Books I’m Eyeing is a weekly feature where I show you the books that have caught my eye, and the blogs that made me want to read them. The goal of this is to show you the websites that routinely have great content and top notch reviews and interviews. It is also my way to show the blogosphere that I might not be a regular commenter, but I do visit your websites, and appreciate what you add to the genre and the online community. Cheesy? Probably, but there it is.
How the World Became Quiet – Rachel Swirsky
Discovery blamed on: Far Beyond Reality
About the Book
After a powerful sorceress is murdered, she’s summoned over the centuries to witness devastating changes to the land where she was born. A woman who lives by scavenging corpses in the Japanese suicide forest is haunted by her dead lover. A man searches for the memory that will overwrite his childhood abuse. Helios is left at the altar. The world is made quiet by a series of apocalypses.
From the riveting emotion and politics of ‘The Lady Who Plucked Red Flowers beneath the Queen’s Window’ (Nebula winner) to the melancholy family saga of ‘Eros, Philia, Agape’ (Hugo and Theodore Sturgeon finalist), Rachel Swirsky’s critically acclaimed stories have quickly made her one of the field’s rising stars. Her work is, by turns, clever and engaging, unflinching and quietly devastating–often in the space of the same story.
How the World Became Quiet: Myths of the Past, Present, and Future collects the body of Swirsky’s short fiction to date for the first time. While these stories envision pasts, presents, and futures that never existed, they offer revealing examinations of humanity that readers will find undeniably true.
The Secrets of Life and Death – Rebecca Alexander
Discovery blamed on: Civilian Reader
About the Book
Summoned by the King of Poland to help save his dying niece, Edward Kelley and his master, alchemist and scholar Dr John Dee, discover a dark secret at the heart of The Countess Bathory’s malady.
But perhaps the cure will prove more terrifying than the alternative…
Jackdaw Hammond lives in the shadows, a practitioner and purveyor of occult materials. But when she learns of a young woman found dead on a train, her body covered in arcane symbols, there’s no escaping the attention of police consultant Felix Guichard.
Together they must solve a mystery centuries in the making, or die trying.
Walls of Byzantium – James Heneage
Discovery blamed on: Fantasy Book Critic
About the Book
Book 1 in The Mistra Chronicles
Set in the last decade of the fourteenth century, WALLS OF BYZANTIUM, opens as the Ottoman Turk, Sultan Bayezid, prepares his final assault on the Byzantine Empire. Only the little Despotate of Mistra in the Greek Peleponnese stands between him and his ultimate prize – Constantinople.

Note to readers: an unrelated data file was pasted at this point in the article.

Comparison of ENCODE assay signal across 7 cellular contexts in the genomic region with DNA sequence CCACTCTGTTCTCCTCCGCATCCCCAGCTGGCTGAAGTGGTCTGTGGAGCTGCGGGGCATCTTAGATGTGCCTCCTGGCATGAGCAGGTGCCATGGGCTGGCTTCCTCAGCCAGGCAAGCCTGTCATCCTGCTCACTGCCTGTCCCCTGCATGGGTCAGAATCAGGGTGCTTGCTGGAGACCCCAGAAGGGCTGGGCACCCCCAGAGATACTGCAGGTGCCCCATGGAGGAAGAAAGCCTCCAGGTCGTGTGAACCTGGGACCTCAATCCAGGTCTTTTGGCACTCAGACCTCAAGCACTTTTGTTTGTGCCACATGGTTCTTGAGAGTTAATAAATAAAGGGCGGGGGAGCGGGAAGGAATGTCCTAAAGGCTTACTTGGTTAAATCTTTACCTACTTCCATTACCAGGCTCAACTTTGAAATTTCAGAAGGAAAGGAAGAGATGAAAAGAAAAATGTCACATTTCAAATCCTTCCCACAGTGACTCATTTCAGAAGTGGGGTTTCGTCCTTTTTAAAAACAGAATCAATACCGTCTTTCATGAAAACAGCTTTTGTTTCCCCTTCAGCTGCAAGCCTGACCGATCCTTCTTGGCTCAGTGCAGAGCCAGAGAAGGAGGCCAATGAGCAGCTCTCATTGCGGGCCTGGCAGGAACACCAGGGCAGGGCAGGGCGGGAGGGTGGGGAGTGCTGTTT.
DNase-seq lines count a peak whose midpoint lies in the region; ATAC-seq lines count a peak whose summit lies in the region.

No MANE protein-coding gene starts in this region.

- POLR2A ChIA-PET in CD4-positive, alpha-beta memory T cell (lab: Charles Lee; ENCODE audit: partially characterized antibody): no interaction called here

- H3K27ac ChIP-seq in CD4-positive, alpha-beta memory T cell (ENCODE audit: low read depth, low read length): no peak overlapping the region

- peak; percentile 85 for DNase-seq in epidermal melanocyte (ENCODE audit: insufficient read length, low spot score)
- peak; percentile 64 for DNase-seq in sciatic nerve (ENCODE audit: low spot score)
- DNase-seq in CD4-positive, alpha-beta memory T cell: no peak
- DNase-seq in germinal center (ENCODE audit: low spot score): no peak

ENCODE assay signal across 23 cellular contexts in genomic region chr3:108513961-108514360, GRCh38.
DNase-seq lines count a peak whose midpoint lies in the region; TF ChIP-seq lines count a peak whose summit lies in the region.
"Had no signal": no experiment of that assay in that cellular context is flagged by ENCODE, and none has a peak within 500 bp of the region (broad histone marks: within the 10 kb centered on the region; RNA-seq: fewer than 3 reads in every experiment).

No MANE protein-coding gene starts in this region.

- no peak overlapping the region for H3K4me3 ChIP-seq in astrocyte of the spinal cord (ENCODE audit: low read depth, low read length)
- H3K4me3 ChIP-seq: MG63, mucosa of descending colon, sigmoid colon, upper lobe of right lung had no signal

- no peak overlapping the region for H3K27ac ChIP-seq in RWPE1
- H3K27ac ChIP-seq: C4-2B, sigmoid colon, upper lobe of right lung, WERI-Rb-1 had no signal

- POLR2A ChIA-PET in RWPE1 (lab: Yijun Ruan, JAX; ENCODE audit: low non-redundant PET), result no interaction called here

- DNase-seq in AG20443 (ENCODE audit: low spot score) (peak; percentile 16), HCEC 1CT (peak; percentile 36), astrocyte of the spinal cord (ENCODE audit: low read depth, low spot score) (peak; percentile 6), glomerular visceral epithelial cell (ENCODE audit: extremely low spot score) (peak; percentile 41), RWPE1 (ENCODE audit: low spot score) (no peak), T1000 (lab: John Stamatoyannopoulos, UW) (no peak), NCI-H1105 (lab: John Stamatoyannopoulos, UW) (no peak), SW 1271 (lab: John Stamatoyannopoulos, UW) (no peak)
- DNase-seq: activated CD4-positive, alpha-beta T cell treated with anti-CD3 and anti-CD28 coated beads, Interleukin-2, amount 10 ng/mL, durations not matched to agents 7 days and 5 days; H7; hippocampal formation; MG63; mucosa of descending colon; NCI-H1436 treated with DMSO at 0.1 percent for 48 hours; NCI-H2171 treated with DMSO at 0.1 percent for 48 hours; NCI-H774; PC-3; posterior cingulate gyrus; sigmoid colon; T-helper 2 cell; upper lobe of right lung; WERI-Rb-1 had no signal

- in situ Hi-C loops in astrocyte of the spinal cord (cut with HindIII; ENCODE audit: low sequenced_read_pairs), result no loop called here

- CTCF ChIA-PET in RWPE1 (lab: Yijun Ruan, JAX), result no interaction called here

Four young people are drawn into this turbulent world. Anna Laskaris is the feisty daughter of the most noble family in Mistra. She has been betrothed in a political alliance to Damian Mamonas, but loves another: Luke Margoris, a Varangian guardsman whose ancestors, centuries before, hid a secret which has the power to unite the Christian world in its hour of need. Damian’s twin sister, Zoe, who is as cunning as she is beautiful, denied the Mamonas inheritance which she feels is hers, also sets out to find the Varangian treasure with, or without, Luke.
As events unfold and the kings of Christendom are persuaded to send the biggest crusade yet to the rescue of Byzantium, Luke finds that his destiny draws him east, away from Anna, to face a threat even more terrifying than Bayezid: the Mongol Horde under the merciless leadership of the murderous Tamerlane.
From Constantinople and Chios to Venice and Samarcand, WALLS OF BYZANTIUM, is an epic novel which brings to dramatic life the battles in the final years of Byzantium in a story of love and honour in a time of colliding empires.
The Beautiful Thing that Awaits Us All – Laird Barron
Discovery blamed on: Email, and The Speculative Scotsman
(Note: I’m pretty sure I’ve already listed this in a previous week’s Books I’m Eyeing post, but whatever.)
About the Book
Over the course of two award-winning collections and a critically acclaimed novel, The Croning, Laird Barron has arisen as one of the strongest and most original literary voices in modern horror and the dark fantastic. Melding supernatural horror with hardboiled noir, espionage, and a scientific backbone, Barron’s stories have garnered critical acclaim and have been reprinted in numerous year’s best anthologies and nominated for multiple awards, including the Crawford, International Horror Guild, Shirley Jackson, Theodore Sturgeon, and World Fantasy awards.
Barron returns with his third collection, The Beautiful Thing That Awaits Us All. Collecting interlinking tales of sublime cosmic horror, including “Blackwood’s Baby”, “The Carrion Gods in Their Heaven”, and “The Men from Porlock”, The Beautiful Thing That Awaits Us All delivers enough spine-chilling horror to satisfy even the most jaded reader.